LENNY Zappavigna isn’t letting his most recent loss get him down. His goal of winning a world title is still well and truly alive.
It was last December when Zappavigna (35-3, 25 KOs) was handed an opportunity to secure a title shot when he faced off against dangerous Kazakh, Sergey Lipinets in an official IBF light welterweight title eliminator.
Despite a brave effort, Zappa was stopped in the eighth round and many questioned whether or not he was done as fighter, but Lenny Zappavigna is a man with more resolve than most.
“When you lose it’s hard but you have to get back up and get that right fight to get you back in the rankings,” says Zappavigna. “You have to stay positive, I’m still young and I still have a lot in me. I have to stay patient and when that opportunity comes, I’ll be ready to go.”
At 29, time is still on Lenny’s side but he admits that he needs to work on a few aspects of his game if he’s to take the next step and achieve world title honours.
“I won’t completely change my style, I’m always going to have that aggression but I will be slowing it down and boxing more, especially at this level,” Zappavigna said. “I need to use my skills.”
Sonny Liston once said, “my punches are just as hard in Chicago as in New York,” and you could say the same for Zappavigna, whose heavy hands have taken him from Sydney to LA. but it’s his ability to box that has improved so much during his time spent training at Freddie Roach’s Wild Card gym.
However, it’s only in hindsight that he acknowledges that he should have put those skills to better use against Lipinets.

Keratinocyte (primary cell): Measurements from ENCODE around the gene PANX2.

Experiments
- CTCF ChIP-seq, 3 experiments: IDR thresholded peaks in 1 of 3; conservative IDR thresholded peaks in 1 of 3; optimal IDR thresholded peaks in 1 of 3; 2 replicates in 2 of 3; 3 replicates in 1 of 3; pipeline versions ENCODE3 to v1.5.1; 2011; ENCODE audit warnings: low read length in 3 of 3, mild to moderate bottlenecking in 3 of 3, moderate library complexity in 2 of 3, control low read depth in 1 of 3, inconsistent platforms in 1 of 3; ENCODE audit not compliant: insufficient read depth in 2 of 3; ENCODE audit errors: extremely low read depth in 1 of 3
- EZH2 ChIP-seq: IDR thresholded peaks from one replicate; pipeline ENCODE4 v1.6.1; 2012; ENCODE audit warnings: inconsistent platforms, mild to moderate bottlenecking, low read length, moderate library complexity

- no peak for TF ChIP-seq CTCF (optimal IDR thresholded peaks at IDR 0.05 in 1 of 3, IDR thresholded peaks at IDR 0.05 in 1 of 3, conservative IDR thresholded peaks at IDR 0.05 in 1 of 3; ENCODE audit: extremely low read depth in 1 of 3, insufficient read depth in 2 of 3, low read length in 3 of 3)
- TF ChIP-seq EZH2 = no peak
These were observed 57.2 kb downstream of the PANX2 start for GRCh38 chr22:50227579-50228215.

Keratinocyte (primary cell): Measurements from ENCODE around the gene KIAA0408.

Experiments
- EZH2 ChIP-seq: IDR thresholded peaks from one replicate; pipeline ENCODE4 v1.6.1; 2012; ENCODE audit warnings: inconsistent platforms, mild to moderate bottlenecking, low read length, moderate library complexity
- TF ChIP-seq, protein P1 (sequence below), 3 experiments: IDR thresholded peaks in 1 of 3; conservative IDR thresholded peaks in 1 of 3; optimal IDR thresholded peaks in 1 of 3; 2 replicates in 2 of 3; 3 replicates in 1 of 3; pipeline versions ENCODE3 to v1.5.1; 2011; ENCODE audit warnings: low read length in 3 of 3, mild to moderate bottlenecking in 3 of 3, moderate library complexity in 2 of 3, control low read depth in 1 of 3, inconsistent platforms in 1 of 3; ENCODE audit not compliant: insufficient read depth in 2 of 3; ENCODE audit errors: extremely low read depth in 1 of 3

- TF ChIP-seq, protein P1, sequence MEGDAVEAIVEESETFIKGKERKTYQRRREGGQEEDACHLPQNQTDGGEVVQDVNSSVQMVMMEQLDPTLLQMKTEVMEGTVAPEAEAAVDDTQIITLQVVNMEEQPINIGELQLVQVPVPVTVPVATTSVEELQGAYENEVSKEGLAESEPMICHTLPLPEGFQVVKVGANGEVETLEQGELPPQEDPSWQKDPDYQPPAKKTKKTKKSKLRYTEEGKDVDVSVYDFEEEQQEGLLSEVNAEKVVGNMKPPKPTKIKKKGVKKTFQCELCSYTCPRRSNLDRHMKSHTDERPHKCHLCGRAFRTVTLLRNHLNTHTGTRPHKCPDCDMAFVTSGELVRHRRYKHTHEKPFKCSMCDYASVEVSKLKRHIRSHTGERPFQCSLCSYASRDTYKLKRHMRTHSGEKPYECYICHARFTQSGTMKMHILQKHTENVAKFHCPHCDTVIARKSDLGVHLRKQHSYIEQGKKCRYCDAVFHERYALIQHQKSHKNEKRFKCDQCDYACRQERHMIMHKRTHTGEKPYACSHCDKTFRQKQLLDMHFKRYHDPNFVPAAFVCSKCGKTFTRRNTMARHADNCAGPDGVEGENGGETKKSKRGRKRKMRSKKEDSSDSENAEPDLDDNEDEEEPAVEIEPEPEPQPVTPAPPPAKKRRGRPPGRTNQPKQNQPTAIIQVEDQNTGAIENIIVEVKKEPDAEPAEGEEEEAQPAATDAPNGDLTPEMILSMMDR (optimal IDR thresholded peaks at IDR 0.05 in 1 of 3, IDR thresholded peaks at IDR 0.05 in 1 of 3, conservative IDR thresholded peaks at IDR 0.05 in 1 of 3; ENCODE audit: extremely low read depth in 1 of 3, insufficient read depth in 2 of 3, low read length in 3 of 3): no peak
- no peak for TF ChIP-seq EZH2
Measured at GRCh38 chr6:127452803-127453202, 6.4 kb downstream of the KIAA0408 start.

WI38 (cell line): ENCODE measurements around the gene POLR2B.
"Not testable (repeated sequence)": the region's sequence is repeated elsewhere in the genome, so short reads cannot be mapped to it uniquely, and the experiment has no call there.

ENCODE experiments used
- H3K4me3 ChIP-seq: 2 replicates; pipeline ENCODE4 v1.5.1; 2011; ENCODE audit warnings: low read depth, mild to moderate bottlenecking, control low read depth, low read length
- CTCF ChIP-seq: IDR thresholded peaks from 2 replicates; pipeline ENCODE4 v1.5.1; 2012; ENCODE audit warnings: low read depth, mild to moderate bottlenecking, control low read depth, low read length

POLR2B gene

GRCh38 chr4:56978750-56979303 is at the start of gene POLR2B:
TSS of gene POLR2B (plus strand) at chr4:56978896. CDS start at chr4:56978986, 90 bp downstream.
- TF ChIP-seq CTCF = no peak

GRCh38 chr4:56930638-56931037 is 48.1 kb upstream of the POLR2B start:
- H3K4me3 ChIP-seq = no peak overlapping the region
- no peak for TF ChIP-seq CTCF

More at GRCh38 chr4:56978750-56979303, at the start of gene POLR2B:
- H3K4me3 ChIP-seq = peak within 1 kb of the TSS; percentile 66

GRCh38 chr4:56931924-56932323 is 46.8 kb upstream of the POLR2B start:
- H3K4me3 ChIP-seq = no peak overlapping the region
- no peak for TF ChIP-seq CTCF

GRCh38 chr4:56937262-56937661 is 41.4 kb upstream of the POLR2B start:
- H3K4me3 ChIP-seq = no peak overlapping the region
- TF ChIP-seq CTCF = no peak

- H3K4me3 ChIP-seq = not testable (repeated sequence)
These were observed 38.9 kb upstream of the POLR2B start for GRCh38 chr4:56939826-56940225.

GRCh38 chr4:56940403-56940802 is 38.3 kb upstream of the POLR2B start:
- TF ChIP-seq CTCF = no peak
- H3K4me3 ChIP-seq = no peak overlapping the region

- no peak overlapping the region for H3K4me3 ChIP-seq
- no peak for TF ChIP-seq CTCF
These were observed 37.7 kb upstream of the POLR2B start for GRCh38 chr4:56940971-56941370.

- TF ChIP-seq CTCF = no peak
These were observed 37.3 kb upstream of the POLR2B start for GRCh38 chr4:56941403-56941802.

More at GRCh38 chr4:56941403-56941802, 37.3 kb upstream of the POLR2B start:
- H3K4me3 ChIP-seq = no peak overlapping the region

“The thing is – I do so well on the back foot – during sparring I box amazing on the back foot,” he explained. “I can box well going back but sometimes come fight night I get too anxious and try and go for that knockout.”
“The next fight preparation will be about mastering my mind for patience and slowing things down.”
You can hear the excitement in his voice when he mentions fighting again, it’s clear he’s up for the challenge of working his was back to the top.
“I know I’m at that level on the world scene,” he said. “I’ve been in with some of the world’s best and I know I belong. There’s just a few things I need to fix up with myself and I know I can win a world title.”
Sticking with the old adage that a loss should be viewed as a lesson in disguise, Zappavigna feels he has taken more from this most recent fight than many of the previous ones.
“I feel that I’m a lot more mature as a fighter and I definitely took a lot more out of this loss than the others,” Zappavigna said. “Against Ammeth Diaz there was a lot of other excuses I could have given but this one here, I definitely took a lot more from this loss.”
Legendary trainer Cus D’Amato once said that “to see a man beaten not by a better opponent but by himself is a tragedy,” and Lenny Zappavigna needn’t be concerned about that happening.
His approach to the road ahead is a positive one and there’s every chance we’ll see him fighting for a world title again before all is said and done.